A big farewell party was organized in November 1996 at the Hemingford Arms in Islington, with the large upstairs room hired for the occasion. People came from elsewhere in the country. He was presented with a camera and a speech wishing him well. This farewell party, which continued afterwards at Paul Gravett's house (which was nearby) was a joyous affair.
The day he left for France, he took a couple of activist friends with him. At the port they say his vehicle was stopped by a Special Branch police officer who questioned Rayner about what he was doing. This is now believed to have been a stunt arranged by the SDS in the knowledge that the activists would tell others about it when they returned, lending further credibility to Matt’s departure.
Other friends of Matt visited him while he was supposedly living in Bordeaux and he made at least one excursion back to London to see people. He also wrote letters and made phone calls. He invited Serena to visit him in France, an offer she took up though they did lost contact after this. She recalled the place where he lived as a flat on the top (3rd) floor of a large, old and grey tenement block. Her recollection is of it as being pretty bare without personal stuff, though this did not seem odd as it appeared he had not yet settled in. While she was there with him, he drove to a vinery where he collected a load of wine bottles, giving the impression this was related to his claimed work with a wine company.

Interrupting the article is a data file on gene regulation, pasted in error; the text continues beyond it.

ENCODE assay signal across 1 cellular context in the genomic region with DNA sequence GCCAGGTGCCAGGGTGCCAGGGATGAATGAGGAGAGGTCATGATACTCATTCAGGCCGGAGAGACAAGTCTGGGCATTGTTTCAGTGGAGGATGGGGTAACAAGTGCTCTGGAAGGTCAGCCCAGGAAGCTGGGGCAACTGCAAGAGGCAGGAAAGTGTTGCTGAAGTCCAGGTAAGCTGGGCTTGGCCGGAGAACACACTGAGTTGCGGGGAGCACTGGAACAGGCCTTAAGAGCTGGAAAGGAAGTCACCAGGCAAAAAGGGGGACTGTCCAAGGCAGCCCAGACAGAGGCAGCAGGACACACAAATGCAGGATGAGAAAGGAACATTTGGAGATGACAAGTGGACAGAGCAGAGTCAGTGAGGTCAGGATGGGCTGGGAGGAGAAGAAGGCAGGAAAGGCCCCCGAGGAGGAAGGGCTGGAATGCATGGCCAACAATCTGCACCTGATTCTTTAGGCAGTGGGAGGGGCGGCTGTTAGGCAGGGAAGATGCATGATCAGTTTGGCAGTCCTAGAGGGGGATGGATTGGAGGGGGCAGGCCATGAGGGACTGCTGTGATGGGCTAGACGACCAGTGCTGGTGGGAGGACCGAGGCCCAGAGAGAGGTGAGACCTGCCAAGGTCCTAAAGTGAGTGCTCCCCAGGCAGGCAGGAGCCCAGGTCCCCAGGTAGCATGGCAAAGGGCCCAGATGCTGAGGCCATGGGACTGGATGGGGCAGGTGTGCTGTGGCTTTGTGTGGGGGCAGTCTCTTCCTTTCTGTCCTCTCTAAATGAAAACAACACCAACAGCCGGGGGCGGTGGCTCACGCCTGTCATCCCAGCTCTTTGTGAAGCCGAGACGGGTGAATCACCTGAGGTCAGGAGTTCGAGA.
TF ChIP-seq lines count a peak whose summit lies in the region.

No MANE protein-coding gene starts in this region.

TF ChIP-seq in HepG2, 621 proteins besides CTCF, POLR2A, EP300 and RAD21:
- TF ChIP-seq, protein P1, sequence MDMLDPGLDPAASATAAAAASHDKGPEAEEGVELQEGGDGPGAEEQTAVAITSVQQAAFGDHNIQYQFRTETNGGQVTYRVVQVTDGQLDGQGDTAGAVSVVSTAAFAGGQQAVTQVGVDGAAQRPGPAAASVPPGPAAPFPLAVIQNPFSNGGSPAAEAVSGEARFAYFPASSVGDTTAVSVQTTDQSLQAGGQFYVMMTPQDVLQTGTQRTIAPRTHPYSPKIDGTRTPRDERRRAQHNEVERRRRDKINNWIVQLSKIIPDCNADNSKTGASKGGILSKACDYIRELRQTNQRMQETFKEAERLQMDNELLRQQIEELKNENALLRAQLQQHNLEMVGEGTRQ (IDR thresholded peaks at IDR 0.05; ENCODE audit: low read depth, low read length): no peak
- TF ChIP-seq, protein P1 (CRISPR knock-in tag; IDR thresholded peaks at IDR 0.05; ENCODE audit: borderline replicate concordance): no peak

The following year, he said he was moving to Argentina, 'the reason being that the company has just landed a new contact importing Argentinian wine... which has inevitably meant a huge amount of extra work for us all'. A few more letters were sent, including one in which he claimed to have become 'involved with someone that I’ve got to know over the period of this year, but contact eventually dwindled away and he was never heard from again.
It is known that Bob Lambert authored a report stressing 'carefully crafted withdrawal plans' to convince 'increasingly security-conscious target groups of the authenticity of a manufactured departure... inevitably this entails travel to a foreign country'. Gravett, speaking of Matt's departure, said it bore the hallmarks of Lambert (whom Gravett also had known):